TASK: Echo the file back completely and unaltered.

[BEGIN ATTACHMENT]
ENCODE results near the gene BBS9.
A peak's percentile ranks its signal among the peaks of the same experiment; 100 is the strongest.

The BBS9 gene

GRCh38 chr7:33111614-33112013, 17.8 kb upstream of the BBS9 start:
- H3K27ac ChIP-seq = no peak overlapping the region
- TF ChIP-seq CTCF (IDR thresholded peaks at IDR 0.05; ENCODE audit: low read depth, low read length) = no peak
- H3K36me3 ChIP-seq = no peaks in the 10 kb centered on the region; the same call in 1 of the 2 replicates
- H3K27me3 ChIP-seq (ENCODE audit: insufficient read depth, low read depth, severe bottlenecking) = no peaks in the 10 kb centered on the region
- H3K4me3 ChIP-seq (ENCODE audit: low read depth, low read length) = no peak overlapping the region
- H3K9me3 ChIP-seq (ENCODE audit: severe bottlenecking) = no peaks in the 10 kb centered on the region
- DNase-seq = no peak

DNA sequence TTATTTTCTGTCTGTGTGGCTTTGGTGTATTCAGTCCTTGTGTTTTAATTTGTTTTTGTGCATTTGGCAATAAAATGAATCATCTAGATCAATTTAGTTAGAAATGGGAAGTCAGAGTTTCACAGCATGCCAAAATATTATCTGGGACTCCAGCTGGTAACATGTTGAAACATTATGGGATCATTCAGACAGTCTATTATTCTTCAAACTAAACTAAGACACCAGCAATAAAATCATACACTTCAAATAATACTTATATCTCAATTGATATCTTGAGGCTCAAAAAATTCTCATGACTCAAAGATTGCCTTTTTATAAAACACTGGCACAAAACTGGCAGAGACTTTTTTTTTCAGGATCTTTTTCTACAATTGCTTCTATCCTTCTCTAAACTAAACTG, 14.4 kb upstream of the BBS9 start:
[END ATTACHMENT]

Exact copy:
ENCODE results near the gene BBS9.
A peak's percentile ranks its signal among the peaks of the same experiment; 100 is the strongest.

The BBS9 gene

GRCh38 chr7:33111614-33112013, 17.8 kb upstream of the BBS9 start:
- H3K27ac ChIP-seq = no peak overlapping the region
- TF ChIP-seq CTCF (IDR thresholded peaks at IDR 0.05; ENCODE audit: low read depth, low read length) = no peak
- H3K36me3 ChIP-seq = no peaks in the 10 kb centered on the region; the same call in 1 of the 2 replicates
- H3K27me3 ChIP-seq (ENCODE audit: insufficient read depth, low read depth, severe bottlenecking) = no peaks in the 10 kb centered on the region
- H3K4me3 ChIP-seq (ENCODE audit: low read depth, low read length) = no peak overlapping the region
- H3K9me3 ChIP-seq (ENCODE audit: severe bottlenecking) = no peaks in the 10 kb centered on the region
- DNase-seq = no peak

DNA sequence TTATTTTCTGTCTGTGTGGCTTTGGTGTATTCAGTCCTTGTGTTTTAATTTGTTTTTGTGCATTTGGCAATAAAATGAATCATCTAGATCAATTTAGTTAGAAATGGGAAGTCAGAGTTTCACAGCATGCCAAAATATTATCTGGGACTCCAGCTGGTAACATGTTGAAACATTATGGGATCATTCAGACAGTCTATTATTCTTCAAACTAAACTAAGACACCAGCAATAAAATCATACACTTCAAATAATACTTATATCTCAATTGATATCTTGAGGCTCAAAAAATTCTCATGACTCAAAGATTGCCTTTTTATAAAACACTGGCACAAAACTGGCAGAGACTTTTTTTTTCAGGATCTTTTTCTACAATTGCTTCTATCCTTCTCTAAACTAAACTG, 14.4 kb upstream of the BBS9 start: